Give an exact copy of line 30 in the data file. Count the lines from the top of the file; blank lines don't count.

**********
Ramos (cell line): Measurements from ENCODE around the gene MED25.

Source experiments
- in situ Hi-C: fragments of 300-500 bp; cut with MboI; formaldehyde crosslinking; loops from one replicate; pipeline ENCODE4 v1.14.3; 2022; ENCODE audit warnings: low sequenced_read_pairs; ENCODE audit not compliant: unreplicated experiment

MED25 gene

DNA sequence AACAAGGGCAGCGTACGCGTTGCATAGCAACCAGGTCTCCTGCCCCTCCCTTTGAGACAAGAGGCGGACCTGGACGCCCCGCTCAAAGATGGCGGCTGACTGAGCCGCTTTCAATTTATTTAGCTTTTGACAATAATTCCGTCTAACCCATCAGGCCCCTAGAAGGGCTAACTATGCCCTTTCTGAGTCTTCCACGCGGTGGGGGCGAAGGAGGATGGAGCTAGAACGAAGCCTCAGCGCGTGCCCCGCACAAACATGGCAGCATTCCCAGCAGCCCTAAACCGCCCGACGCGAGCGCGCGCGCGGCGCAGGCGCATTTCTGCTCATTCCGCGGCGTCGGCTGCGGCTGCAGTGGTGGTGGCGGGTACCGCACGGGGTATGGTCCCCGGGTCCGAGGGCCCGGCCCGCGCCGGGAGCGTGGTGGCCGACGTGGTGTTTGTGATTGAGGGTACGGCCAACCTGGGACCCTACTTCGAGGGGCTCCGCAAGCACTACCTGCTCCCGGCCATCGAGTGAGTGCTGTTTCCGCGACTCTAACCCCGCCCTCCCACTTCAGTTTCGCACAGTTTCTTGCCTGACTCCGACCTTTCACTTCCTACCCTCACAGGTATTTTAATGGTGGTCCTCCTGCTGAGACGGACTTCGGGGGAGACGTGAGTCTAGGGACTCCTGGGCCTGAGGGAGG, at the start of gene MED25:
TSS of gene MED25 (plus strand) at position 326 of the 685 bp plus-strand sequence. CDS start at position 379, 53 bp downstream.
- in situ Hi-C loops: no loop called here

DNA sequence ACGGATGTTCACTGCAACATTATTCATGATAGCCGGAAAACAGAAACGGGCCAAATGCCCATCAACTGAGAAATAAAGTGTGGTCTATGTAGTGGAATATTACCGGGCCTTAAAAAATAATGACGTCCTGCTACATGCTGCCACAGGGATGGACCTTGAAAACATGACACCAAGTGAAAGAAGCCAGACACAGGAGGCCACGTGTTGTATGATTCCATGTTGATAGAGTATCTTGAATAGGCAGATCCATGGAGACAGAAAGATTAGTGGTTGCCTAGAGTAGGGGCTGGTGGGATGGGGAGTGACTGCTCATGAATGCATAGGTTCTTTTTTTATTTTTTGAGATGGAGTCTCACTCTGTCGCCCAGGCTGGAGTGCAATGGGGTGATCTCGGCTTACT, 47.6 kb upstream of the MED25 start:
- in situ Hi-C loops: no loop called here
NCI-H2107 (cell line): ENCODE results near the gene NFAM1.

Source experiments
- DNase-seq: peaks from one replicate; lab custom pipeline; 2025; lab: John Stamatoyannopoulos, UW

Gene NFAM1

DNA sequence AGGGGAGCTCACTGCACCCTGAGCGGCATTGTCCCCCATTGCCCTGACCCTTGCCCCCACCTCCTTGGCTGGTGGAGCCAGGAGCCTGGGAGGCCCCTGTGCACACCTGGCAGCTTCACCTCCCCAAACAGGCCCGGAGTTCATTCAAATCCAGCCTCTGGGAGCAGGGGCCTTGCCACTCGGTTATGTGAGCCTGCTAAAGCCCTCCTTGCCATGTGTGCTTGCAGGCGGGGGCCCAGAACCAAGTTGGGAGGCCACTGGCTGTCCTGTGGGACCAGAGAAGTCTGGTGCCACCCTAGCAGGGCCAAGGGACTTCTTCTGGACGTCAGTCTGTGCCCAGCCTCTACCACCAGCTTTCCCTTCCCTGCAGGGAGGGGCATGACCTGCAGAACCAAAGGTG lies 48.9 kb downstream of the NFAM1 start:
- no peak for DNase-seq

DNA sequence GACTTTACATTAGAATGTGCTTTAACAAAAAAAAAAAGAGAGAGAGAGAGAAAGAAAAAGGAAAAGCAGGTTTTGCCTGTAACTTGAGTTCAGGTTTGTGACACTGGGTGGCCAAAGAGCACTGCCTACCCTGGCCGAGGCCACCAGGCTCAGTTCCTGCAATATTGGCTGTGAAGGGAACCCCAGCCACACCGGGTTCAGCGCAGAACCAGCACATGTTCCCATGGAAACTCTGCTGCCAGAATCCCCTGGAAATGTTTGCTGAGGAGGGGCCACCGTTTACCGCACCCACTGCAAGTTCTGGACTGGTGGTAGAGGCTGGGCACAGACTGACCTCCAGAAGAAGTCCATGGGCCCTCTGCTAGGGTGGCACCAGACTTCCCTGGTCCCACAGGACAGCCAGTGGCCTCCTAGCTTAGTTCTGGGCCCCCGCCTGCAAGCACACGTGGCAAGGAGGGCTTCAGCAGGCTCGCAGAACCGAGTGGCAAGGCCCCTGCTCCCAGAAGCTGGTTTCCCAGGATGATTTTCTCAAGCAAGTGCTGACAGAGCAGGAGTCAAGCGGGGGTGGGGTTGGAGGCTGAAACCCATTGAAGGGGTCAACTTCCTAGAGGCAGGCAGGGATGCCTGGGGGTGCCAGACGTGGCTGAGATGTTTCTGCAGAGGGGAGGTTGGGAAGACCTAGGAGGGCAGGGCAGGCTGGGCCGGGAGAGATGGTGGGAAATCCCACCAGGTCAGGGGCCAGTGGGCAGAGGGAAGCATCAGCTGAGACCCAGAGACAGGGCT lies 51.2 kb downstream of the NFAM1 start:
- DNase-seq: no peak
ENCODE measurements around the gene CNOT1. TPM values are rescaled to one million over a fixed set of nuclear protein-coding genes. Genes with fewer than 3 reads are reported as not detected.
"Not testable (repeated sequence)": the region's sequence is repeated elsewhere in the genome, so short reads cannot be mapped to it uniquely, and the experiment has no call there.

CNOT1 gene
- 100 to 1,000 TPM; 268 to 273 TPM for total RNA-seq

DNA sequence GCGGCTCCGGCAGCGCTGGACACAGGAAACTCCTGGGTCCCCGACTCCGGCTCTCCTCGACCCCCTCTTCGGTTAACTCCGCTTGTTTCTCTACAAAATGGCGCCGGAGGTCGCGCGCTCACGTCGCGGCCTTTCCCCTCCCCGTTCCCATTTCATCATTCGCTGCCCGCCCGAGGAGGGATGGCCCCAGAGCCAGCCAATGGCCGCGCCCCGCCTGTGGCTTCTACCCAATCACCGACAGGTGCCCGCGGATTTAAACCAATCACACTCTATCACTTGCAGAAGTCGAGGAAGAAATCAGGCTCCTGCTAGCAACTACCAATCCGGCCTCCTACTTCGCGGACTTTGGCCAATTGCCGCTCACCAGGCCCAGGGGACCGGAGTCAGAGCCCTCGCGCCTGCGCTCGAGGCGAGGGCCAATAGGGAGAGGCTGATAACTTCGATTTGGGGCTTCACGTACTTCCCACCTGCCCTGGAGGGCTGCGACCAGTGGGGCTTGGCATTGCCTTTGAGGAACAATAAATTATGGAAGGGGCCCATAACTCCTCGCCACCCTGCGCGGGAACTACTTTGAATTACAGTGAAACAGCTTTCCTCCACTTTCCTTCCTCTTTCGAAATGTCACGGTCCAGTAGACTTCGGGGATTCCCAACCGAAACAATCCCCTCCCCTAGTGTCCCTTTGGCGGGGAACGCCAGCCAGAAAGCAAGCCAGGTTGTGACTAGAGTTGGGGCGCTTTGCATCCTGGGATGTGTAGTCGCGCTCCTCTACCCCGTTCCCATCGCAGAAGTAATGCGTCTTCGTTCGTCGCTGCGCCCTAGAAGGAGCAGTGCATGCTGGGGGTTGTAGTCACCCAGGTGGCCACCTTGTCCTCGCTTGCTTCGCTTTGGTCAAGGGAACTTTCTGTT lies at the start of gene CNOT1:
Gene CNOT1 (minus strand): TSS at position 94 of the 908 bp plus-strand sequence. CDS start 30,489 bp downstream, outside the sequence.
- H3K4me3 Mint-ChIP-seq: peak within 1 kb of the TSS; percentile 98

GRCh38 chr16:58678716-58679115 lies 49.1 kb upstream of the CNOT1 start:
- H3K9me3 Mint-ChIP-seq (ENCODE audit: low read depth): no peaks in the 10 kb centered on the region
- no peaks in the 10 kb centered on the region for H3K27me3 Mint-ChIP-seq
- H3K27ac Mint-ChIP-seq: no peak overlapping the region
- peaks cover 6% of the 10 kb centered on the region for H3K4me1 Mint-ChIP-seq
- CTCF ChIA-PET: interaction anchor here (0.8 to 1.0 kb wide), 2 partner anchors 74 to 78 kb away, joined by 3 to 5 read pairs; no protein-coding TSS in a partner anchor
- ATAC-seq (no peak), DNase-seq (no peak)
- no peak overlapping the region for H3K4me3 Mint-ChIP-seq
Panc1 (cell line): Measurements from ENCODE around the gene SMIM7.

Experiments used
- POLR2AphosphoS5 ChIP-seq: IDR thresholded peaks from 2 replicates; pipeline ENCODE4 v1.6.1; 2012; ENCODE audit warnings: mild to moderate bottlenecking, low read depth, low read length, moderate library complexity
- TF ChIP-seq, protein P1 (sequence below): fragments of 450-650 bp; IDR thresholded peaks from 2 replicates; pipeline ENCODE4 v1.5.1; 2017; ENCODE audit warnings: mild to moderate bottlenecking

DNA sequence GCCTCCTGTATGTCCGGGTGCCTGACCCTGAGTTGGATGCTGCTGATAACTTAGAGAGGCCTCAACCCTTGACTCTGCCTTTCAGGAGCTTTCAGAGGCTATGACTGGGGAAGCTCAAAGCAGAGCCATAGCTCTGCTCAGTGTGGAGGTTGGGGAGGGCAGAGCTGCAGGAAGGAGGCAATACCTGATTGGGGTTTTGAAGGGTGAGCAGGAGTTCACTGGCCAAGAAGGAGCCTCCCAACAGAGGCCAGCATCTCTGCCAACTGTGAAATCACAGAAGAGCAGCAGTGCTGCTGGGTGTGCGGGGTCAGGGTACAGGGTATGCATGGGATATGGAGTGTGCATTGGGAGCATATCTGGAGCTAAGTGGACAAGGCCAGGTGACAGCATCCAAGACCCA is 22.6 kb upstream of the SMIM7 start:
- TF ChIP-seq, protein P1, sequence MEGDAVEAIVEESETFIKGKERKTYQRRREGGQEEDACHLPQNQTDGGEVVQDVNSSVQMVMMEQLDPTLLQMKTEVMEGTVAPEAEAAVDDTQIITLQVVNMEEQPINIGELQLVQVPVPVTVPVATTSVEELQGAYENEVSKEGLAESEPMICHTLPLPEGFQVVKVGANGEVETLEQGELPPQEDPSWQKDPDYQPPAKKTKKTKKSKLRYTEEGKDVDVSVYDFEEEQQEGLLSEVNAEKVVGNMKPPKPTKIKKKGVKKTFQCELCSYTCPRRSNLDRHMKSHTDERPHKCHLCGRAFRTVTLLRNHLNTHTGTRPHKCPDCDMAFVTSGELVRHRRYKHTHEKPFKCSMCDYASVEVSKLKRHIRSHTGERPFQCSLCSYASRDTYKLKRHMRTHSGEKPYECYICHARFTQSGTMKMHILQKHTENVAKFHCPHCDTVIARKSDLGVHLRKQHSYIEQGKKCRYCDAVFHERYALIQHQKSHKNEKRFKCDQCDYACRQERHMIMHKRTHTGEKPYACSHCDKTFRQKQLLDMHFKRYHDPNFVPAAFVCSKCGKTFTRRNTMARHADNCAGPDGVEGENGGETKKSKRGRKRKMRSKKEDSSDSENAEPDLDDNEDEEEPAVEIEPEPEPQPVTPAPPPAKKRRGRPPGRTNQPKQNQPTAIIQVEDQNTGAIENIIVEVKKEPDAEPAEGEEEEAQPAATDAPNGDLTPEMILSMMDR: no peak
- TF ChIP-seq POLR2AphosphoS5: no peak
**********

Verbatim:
- CTCF ChIA-PET: interaction anchor here (0.8 to 1.0 kb wide), 2 partner anchors 74 to 78 kb away, joined by 3 to 5 read pairs; no protein-coding TSS in a partner anchor